To be able to achieve this feature in a modular and scalable way, we needed to overcome two major technical challenges:
- Converting data from git repositories and code reviews from code hosts into a single internal data representation.
- Unifying the code hosts’ APIs so that Reviewpad core services can be code host agnostic.
The first challenge was much harder than we anticipated. We weren’t expecting so many differences between code hosts.
Here’s an example: when it comes to commenting features, GitHub and Bitbucket Cloud behave very differently - the concept of user reviews where you can aggregate a set of comments into the same review doesn’t exist on Bitbucket. A notification will be sent to the PR author for each review comment. Another surprising factor was the API differences between the SaaS and the enterprise versions.
To overcome our second challenge, we brought in our experience-designing program analysers. Akin to LLVM IR (low level virtual machine intermediate representation) when it comes to translation of high-level programming languages, we have designed an intermediate API layer that unifies the code hosts’ APIs. When you are designing an IR for multiple source languages, the first main decision is whether to take the intersection or the union of the language constructs. In our case, we decided to do a fine-tuned intersection where we support the best of multiple code hosts.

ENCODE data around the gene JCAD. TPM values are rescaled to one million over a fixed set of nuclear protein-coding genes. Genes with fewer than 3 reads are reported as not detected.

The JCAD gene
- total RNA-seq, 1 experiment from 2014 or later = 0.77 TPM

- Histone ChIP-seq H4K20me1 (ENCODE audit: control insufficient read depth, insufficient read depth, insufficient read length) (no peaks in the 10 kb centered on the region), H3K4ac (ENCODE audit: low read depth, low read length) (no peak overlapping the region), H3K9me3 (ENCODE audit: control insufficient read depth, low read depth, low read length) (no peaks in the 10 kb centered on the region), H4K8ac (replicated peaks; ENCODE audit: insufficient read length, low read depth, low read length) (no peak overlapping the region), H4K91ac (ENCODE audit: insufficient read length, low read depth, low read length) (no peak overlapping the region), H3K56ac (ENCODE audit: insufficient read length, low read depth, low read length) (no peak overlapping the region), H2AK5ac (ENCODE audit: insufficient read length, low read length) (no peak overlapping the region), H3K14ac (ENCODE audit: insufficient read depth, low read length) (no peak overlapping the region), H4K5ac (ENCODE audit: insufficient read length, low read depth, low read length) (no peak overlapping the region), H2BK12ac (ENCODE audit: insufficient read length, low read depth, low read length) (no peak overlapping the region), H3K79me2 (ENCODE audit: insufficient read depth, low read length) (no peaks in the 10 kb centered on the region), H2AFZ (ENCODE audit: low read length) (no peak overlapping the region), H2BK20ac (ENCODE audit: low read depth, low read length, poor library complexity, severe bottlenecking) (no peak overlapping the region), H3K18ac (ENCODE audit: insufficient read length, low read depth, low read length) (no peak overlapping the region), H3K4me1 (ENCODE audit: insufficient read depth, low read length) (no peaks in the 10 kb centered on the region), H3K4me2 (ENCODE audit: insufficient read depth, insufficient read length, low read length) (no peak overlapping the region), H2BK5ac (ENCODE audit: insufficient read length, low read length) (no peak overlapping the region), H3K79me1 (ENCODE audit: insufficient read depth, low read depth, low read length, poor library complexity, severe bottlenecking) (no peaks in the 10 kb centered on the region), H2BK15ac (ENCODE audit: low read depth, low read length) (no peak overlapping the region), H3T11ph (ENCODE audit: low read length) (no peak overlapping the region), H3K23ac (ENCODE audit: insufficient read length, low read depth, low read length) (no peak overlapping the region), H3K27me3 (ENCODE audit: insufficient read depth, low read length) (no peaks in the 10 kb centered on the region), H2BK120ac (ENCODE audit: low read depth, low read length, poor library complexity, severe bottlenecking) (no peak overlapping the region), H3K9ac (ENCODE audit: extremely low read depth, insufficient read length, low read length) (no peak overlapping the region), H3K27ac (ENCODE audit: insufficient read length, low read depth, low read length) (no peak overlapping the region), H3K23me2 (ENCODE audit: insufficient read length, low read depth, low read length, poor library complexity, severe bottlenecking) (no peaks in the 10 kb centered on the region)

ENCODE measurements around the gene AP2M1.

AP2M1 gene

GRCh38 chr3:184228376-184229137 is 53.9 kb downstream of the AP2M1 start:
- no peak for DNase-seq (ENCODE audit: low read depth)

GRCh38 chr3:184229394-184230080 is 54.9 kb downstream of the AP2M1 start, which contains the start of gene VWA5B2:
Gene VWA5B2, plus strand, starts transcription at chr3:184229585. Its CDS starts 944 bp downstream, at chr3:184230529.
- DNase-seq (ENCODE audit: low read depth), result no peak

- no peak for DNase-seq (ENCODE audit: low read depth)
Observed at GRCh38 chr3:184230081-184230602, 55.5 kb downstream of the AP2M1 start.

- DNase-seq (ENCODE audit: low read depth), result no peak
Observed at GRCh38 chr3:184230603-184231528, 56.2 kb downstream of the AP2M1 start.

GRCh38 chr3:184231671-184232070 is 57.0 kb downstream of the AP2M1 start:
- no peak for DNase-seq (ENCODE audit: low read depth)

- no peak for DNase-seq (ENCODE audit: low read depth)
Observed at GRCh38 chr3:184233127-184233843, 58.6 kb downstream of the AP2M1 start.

Reviewpad is composed of two main components:
- Front-end service: React application that implements the review interface. This is the main service that users interact with in their browser. In terms of network, the front-end service only communicates with the back-end service.
- Back-end service: Microservices application that exposes a REST API.
The following diagram represents an overview of Reviewpad's architecture.
Reviewpad Architecture Overview
As we are effectively importing the metadata from the code hosts and also performing analysis over the code, we use two permanent storage mechanisms:
- PostgreSQL database that stores code host metadata, analysis results, and internal information.
- Docker volume to store git objects.
Reviewpad also comes with a notification system that sends a Slack message or an email similar to the integration that you can already achieve with existing code hosts.
Not depicted in the overview are the services that perform the semantic analysis of the code and the relational analysis of the diff belonging to a pull request.
We have reached a stage where the foundations of Reviewpad allow us to easily implement new features. We have discussed the need to make code reviews independent of pull requests in the past. We now feel like we are in a position to provide the same review experience without them. Even if these pull requests span across multiple repositories in multiple code hosts.
We will be looking to expand on the possibilities of Reviewpad in the next few posts, so please stay tuned! Next week we will be looking at what happens when a repository is imported.
In the meantime, you should try the beta now.